Hepatitis C is treated with a combination of medications called antivirals. For many people, they get rid of the virus completely. They do have serious side effects and they donât work for everyone. New drugs recently approved by the FDA are more effective and have fewer side effects. But some are expensive.
Strategies For Improving Linkage To Care
Attempts at the public health level to implement an HCV testing and linkage-to-care program have shown that additional funds can be used to leverage existing program and provider networks. The CDC and other organizations are actively working to explore strategies, such as the Hepatitis Testing and Linkage to Care initiative, to enhance linkage to care for persons infected with HCV. It should also be noted that patients who have been previously diagnosed many years ago in the interferon era may have been counseled to not seek treatment given the relatively poor efficacy, long duration, and high rate of adverse effects associated with interferon-based therapy. These patients may require more intensive outreach efforts to educate and update on new greatly improved medications that are now available.
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Rna Or Viral Load Test
If you test positively for hepatitis C antibodies, you will need to get a RNA or viral load test. The RNA test is a blood test that checks to see if hepatitis C is active in your body.
- If your RNA test result is negative, you do not have hepatitis C.
- If your RNA test result is positive, you may have chronic hepatitis C. Talk to your doctor right away about a treatment plan.
Potential Sites For Screening For Hepatitis C
Screening for hepatitis C can be offered in several venues the most likely are primary care offices, emergency rooms, urgent care clinics, and public health fairs.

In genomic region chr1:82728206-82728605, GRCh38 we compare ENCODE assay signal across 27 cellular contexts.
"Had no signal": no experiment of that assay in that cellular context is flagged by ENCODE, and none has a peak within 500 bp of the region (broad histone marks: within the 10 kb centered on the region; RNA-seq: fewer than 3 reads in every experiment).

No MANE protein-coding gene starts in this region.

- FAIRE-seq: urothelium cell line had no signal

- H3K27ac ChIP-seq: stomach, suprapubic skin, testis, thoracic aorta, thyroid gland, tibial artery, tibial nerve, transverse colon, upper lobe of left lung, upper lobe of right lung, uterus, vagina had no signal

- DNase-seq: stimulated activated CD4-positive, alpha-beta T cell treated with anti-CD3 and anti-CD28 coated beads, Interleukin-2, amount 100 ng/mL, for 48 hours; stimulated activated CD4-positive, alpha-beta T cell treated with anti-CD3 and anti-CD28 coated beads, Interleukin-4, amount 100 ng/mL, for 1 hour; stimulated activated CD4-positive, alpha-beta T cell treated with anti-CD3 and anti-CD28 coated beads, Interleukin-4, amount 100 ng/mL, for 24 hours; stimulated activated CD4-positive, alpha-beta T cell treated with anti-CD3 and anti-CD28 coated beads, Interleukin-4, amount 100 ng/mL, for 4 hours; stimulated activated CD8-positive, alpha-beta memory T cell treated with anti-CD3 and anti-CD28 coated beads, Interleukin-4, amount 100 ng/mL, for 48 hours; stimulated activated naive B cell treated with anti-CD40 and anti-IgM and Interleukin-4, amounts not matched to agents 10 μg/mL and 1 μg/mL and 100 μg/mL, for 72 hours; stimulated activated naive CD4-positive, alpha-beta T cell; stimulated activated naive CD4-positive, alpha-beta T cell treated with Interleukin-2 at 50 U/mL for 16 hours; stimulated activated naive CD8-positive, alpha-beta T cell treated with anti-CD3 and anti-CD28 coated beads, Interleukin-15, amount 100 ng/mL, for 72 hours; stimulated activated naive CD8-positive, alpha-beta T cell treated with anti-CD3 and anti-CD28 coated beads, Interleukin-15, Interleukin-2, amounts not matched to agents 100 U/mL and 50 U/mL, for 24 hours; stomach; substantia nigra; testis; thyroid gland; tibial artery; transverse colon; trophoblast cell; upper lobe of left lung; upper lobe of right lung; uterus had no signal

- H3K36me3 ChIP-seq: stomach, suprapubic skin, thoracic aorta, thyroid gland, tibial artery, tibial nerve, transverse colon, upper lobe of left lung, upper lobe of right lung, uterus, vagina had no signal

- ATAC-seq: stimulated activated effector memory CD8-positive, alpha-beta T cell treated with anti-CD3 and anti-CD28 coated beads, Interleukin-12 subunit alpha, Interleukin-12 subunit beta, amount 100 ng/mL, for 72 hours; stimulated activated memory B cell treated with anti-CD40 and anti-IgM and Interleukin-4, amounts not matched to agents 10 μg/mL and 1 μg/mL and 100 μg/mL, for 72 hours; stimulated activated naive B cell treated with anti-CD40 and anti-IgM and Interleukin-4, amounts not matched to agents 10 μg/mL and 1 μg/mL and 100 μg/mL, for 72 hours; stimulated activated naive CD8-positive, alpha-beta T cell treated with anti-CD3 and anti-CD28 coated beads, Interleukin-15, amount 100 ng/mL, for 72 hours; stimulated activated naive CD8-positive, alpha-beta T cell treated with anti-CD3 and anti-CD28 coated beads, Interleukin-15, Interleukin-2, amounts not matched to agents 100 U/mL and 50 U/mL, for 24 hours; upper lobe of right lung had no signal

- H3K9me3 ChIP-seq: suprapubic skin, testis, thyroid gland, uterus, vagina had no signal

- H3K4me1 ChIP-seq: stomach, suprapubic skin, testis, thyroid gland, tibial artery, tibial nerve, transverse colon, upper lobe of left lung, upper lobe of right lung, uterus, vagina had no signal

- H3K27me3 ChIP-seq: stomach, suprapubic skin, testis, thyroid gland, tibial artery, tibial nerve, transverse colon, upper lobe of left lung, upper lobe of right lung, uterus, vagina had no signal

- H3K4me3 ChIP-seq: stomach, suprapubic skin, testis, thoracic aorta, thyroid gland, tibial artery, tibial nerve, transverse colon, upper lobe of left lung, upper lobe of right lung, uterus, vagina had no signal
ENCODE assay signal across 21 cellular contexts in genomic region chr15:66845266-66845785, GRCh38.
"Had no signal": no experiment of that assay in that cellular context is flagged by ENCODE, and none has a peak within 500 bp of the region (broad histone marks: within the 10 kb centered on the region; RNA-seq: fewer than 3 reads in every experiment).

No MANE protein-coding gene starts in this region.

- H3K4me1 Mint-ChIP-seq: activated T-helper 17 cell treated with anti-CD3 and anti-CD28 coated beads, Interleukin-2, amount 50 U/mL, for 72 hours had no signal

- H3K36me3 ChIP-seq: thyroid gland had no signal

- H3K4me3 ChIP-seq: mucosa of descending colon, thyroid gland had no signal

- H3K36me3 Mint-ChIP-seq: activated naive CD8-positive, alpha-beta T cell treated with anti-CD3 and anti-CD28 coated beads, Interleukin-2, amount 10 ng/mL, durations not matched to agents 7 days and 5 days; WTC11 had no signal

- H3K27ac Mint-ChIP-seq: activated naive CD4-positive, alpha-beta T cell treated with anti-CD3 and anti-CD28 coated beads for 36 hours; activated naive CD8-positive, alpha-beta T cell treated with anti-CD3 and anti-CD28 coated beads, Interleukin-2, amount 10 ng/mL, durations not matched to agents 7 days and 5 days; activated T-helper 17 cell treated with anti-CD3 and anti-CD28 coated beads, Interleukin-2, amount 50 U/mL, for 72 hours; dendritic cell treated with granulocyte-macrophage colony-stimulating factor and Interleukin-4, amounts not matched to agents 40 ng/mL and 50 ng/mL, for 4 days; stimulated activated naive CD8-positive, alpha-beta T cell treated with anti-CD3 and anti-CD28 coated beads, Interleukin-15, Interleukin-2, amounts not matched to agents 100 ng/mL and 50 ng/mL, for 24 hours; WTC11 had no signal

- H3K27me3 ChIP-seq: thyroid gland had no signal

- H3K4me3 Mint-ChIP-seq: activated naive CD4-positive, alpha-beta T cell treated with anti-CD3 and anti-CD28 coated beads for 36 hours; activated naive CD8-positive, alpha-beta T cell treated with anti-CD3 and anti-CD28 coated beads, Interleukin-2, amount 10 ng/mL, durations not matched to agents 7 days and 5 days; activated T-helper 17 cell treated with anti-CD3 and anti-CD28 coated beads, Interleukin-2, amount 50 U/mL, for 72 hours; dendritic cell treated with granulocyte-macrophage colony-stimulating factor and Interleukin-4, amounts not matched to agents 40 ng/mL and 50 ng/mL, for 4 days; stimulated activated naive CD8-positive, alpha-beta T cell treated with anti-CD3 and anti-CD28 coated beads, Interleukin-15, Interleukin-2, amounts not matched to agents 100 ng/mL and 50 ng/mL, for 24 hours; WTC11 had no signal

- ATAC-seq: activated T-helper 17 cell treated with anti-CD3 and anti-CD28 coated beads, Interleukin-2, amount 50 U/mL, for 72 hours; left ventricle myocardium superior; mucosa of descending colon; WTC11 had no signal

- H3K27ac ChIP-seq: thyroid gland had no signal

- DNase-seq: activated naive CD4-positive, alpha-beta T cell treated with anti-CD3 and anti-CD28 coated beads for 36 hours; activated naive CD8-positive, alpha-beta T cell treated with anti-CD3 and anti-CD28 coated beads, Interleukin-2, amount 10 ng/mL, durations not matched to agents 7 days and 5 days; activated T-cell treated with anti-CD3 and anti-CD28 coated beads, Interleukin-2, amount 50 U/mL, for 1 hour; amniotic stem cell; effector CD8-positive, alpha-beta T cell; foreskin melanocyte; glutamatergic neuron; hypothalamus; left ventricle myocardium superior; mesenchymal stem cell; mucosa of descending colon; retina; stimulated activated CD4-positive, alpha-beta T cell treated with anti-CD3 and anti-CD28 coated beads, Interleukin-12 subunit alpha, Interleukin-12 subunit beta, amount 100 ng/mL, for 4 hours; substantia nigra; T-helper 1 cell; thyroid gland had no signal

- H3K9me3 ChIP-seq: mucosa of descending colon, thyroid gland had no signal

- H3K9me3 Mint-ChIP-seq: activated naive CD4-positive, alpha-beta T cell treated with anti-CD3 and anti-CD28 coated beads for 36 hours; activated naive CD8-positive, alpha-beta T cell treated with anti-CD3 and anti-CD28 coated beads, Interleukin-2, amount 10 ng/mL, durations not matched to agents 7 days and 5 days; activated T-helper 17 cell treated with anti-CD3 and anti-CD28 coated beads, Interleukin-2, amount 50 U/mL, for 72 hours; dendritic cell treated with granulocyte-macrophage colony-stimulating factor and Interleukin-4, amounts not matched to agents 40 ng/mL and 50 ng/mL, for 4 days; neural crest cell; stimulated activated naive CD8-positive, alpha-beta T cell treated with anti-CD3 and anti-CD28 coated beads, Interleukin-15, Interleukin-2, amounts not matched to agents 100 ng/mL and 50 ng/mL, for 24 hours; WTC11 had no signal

Following the CDC recommendation, 3 studies were presented at the 2013 meeting of the American Association for the Study of Liver Diseases in Washington, DC. One study was conducted in an emergency department, the second in the outpatient clinics of the US Department of Veterans Affairs, and the third involved individuals undergoing screening colonoscopies for colorectal cancer at a community hospital.- All 3 studies confirmed the higher prevalence of positive serum anti-HCV in individuals born in the years 1945-1965.
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Should I Be Screened For Hepatitis C
Doctors usually recommend one-time screening of all adults ages 18 to 79 for hepatitis C. Screening is testing for a disease in people who have no symptoms. Doctors use blood tests to screen for hepatitis C. Many people who have hepatitis C dont have symptoms and dont know they have hepatitis C. Screening tests can help doctors diagnose and treat hepatitis C before it causes serious health problems.
The Treatment Programs Role In The Screening Process
Medical staff members at substance abuse treatment programs might assume the primary role for screening individuals for and explaining the screening process and test results. Opioid treatment programs with medical staff members should screen for and C at intake and periodically as indicated. In programs without onsite medical staff, clients may be referred elsewhere for screening with minimal involvement of the substance abuse treatment program.
Regardless of the type of program, counselors should have a basic understanding of the importance of screening, the screening process, and the meaning of the results. Counselors can encourage clients referred for screening to follow through and complete the screening and evaluation process . Clients might feel anxious about being diagnosed with hepatitis, and they might delay or avoid getting screened.
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Gap In Linkage To Care
Unfortunately, many individuals diagnosed with HCV infection do not get linked to appropriate care for their HCV infection. Multiple reasons for the gap in linkage to care have been cited, including failure of the medical provider to make the referral, lack of medical insurance, and substance use or mental health disorders that interfere with making or keeping the referral appointment. Linkage to care rates have been lower among racial and ethnic minorities. Failure to link to care negatively impacts health outcomes in persons living with HCV infection. With highly effective HCV treatment now available for all HCV genotypes, referral for evaluation and management of HCV has taken on even greater importance.